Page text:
18 May 2012

Potemkin China: Struggling to Discover Its True Self

When I think about an economic black box China is the economy that comes to mind. This video from Reuters shows a Chinese economist snooping around Chinese ports and commercial areas looking for clues on the ground. What did he find? An economy that looks a lot slower than the one reported by the Chinese government. Some people claim to understand what’s going on in China, but given the many inconsistencies I just don’t see how anyone can claim to be an expert. After all, even Chinese economists feel the need to investigate their own economy…. _PragCap


We already knew that the CCP government had a tendency to shade the truth to fit the approved narrative. But deeper undercurrents of turmoil are taking place inside of China, with more troubling implications. China's government is undergoing an identity crisis, an internal power struggle.
there are political sides in the communist state of China. Here, it's a matter of the right and the left. In China, it's a matter of private enterprise and strong foreign investment versus highly centralized and debt-heavy state enterprise.

According to the geopolitical analysis company Stratfor, the left may be losing ground in China, and Beijing may be headed down an economic path that focuses on private enterprise. _Mauldin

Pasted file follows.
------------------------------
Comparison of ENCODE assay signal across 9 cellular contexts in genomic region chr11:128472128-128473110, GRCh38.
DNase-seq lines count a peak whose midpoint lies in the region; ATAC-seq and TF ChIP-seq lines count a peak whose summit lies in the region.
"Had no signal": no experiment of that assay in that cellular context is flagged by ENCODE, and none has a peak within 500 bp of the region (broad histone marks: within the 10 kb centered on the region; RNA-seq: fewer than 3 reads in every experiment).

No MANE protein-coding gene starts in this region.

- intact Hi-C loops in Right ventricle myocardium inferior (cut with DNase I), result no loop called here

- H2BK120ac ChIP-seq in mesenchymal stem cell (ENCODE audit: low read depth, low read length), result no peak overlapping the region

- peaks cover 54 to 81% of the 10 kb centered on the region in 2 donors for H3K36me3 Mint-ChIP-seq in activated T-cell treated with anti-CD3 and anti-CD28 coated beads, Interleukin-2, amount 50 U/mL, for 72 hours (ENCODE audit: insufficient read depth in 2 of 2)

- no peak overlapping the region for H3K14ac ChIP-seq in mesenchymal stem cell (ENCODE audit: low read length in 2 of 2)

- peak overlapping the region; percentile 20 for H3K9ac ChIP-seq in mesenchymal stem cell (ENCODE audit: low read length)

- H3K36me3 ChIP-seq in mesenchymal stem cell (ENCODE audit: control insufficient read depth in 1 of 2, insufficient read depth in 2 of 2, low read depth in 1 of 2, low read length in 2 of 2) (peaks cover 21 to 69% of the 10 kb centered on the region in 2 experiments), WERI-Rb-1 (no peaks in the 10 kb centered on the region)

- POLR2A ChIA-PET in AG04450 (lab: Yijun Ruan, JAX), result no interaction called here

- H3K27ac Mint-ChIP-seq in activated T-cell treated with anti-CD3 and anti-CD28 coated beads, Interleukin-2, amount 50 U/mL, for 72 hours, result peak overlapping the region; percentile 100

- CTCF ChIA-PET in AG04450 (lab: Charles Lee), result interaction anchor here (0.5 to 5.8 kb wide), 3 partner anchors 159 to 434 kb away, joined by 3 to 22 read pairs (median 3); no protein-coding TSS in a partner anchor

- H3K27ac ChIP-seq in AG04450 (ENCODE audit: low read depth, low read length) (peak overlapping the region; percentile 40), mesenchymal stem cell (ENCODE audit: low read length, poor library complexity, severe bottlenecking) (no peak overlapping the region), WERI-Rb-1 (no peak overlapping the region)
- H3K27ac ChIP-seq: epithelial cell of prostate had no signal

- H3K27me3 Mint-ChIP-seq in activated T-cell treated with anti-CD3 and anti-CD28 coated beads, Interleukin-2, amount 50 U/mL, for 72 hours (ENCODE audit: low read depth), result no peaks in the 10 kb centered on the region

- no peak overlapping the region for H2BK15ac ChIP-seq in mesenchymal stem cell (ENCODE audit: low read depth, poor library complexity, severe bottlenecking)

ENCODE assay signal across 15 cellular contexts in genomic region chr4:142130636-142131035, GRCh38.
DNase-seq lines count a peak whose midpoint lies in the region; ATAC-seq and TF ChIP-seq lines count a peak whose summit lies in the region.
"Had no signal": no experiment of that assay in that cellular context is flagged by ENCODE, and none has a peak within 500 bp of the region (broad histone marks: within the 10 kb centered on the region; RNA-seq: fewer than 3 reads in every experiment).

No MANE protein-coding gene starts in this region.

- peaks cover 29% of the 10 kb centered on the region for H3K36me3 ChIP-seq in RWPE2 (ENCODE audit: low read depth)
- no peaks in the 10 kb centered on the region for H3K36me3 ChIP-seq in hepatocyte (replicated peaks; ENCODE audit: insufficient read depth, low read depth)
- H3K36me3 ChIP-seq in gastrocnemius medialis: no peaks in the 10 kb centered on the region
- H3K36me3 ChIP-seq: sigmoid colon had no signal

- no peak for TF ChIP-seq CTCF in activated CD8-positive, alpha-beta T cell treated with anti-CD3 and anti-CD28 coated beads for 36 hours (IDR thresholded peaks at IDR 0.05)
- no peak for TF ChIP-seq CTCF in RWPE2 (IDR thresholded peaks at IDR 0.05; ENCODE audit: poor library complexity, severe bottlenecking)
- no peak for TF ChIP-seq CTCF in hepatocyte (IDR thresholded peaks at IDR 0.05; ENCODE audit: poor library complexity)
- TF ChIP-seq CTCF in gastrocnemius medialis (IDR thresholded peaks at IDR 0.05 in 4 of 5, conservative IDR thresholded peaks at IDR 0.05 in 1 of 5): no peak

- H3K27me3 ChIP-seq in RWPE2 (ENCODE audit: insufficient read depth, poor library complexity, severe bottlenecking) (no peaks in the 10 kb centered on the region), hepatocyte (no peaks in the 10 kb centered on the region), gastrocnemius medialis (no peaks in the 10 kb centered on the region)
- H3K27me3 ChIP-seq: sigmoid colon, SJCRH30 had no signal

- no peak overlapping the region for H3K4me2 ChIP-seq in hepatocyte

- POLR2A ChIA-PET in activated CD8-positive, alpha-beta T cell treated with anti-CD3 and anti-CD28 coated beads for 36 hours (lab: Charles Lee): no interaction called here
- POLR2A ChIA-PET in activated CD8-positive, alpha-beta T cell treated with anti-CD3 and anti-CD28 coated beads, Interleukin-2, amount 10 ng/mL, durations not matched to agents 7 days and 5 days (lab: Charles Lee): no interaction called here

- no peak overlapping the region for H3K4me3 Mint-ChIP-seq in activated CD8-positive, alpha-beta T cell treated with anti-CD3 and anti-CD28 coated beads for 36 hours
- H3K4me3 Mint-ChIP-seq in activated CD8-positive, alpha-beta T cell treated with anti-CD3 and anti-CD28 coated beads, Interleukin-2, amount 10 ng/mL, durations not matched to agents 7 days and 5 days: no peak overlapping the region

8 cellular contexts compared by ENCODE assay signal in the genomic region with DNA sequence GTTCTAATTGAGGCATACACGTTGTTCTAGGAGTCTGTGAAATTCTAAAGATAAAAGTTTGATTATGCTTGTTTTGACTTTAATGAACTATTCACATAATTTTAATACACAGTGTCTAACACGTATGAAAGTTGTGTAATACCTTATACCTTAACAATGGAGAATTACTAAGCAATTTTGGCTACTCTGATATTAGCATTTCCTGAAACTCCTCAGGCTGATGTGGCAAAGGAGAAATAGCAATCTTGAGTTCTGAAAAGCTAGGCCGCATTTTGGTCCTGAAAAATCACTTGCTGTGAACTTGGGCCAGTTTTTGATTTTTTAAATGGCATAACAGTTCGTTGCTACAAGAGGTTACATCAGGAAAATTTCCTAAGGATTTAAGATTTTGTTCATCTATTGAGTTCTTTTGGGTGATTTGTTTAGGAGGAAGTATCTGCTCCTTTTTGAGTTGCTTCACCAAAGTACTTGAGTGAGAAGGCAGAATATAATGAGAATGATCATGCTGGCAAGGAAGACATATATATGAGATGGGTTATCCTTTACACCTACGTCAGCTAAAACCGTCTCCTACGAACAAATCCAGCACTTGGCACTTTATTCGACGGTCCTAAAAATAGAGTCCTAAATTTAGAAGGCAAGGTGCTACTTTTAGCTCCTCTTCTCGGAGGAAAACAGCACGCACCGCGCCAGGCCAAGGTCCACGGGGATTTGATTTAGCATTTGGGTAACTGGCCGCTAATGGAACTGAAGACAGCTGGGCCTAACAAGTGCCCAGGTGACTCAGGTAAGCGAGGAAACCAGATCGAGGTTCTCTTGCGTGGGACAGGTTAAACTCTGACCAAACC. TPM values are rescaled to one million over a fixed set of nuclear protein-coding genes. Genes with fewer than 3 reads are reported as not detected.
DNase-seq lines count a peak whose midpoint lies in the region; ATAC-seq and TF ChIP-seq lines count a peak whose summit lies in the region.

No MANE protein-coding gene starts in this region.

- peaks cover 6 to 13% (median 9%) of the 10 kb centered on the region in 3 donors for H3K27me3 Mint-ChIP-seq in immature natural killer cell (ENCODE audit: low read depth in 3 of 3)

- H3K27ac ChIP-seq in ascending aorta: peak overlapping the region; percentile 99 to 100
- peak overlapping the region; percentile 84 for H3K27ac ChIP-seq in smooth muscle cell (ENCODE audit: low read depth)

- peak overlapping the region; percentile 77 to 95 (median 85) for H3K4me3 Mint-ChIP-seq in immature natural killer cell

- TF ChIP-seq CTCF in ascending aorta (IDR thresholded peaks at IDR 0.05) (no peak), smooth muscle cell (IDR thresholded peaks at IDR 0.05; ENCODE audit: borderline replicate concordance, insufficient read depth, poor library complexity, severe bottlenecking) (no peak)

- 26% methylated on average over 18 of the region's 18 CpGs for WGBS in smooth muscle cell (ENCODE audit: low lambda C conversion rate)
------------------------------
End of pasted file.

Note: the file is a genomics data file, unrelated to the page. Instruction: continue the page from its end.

Stratfor is being a bit premature in its prognosis, according to Al Fin Global Analysts Ltd. Chinese security and defense forces are populated by persons with the old collectivist mentality. The struggle has just begun. China's transition to a new government elite may have to be postponed until 2013 as a result.

Interesting times.

More: Michael Pettis predicts collapse in China's investment growth rate

China's huge commodities stockpiles suggest a darker future for national and world economies

No nation can be permanently immunised from the laws of economics.

Even more (20May2012):

China biggest threat to global economy

Heavy hand of CCP on China's economy threatens China's economic future


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Blogger neil craig said...

"even Chinese economists feel the need to investigate their own economy"

Quite right too. I would hope there are a few American economists investigating the american economy.

China's energy production continues to rise at at least 10% a year and the corelation between GNP & energy use is undisputed. A point for American economists to note.

Monday, 21 May, 2012  
Blogger mopc said...

Why is this blog so morbidly obsessed with predicting the doom of China? Maybe because of a wrong belief that China is "communist" "centrally planned"? It's not. It's a mixed economy like most countries. Gee you seem like one of those enviro-doomers and peak-oilers, always cheering for catastrophe, only exaggerating negative sides and ignoring positive signs. China may face a bubble-burst soon but then it will recover and become the largest economy on Earth well before 2025. It simply has too much potential, too high an IQ and too many people.

Tuesday, 22 May, 2012  

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“During times of universal deceit, telling the truth becomes a revolutionary act” _George Orwell

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